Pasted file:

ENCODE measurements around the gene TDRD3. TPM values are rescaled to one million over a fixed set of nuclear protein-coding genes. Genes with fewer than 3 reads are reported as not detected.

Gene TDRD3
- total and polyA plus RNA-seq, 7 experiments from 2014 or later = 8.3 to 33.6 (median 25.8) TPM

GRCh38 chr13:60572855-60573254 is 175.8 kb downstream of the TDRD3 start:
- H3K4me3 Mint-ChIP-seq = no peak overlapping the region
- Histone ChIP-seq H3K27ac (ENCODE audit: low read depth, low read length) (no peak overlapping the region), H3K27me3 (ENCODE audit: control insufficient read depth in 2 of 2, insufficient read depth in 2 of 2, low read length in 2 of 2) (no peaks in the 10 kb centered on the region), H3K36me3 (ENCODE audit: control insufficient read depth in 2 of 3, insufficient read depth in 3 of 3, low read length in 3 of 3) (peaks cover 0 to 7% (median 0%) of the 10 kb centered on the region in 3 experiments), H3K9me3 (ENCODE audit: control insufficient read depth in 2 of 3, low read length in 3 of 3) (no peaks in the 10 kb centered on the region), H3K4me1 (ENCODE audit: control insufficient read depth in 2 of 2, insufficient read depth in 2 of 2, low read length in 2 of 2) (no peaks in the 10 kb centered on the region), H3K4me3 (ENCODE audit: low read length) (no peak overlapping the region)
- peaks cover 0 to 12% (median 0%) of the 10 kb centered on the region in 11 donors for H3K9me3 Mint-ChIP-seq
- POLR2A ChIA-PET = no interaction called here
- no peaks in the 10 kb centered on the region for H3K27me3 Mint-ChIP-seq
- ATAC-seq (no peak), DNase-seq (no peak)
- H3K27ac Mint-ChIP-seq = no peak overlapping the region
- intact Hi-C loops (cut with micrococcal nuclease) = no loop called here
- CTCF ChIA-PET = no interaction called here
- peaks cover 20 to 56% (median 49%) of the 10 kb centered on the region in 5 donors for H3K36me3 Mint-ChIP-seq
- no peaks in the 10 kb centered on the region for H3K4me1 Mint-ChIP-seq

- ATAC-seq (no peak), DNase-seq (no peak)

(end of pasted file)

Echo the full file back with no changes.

ENCODE measurements around the gene TDRD3. TPM values are rescaled to one million over a fixed set of nuclear protein-coding genes. Genes with fewer than 3 reads are reported as not detected.

Gene TDRD3
- total and polyA plus RNA-seq, 7 experiments from 2014 or later = 8.3 to 33.6 (median 25.8) TPM

GRCh38 chr13:60572855-60573254 is 175.8 kb downstream of the TDRD3 start:
- H3K4me3 Mint-ChIP-seq = no peak overlapping the region
- Histone ChIP-seq H3K27ac (ENCODE audit: low read depth, low read length) (no peak overlapping the region), H3K27me3 (ENCODE audit: control insufficient read depth in 2 of 2, insufficient read depth in 2 of 2, low read length in 2 of 2) (no peaks in the 10 kb centered on the region), H3K36me3 (ENCODE audit: control insufficient read depth in 2 of 3, insufficient read depth in 3 of 3, low read length in 3 of 3) (peaks cover 0 to 7% (median 0%) of the 10 kb centered on the region in 3 experiments), H3K9me3 (ENCODE audit: control insufficient read depth in 2 of 3, low read length in 3 of 3) (no peaks in the 10 kb centered on the region), H3K4me1 (ENCODE audit: control insufficient read depth in 2 of 2, insufficient read depth in 2 of 2, low read length in 2 of 2) (no peaks in the 10 kb centered on the region), H3K4me3 (ENCODE audit: low read length) (no peak overlapping the region)
- peaks cover 0 to 12% (median 0%) of the 10 kb centered on the region in 11 donors for H3K9me3 Mint-ChIP-seq
- POLR2A ChIA-PET = no interaction called here
- no peaks in the 10 kb centered on the region for H3K27me3 Mint-ChIP-seq
- ATAC-seq (no peak), DNase-seq (no peak)
- H3K27ac Mint-ChIP-seq = no peak overlapping the region
- intact Hi-C loops (cut with micrococcal nuclease) = no loop called here
- CTCF ChIA-PET = no interaction called here
- peaks cover 20 to 56% (median 49%) of the 10 kb centered on the region in 5 donors for H3K36me3 Mint-ChIP-seq
- no peaks in the 10 kb centered on the region for H3K4me1 Mint-ChIP-seq

- ATAC-seq (no peak), DNase-seq (no peak)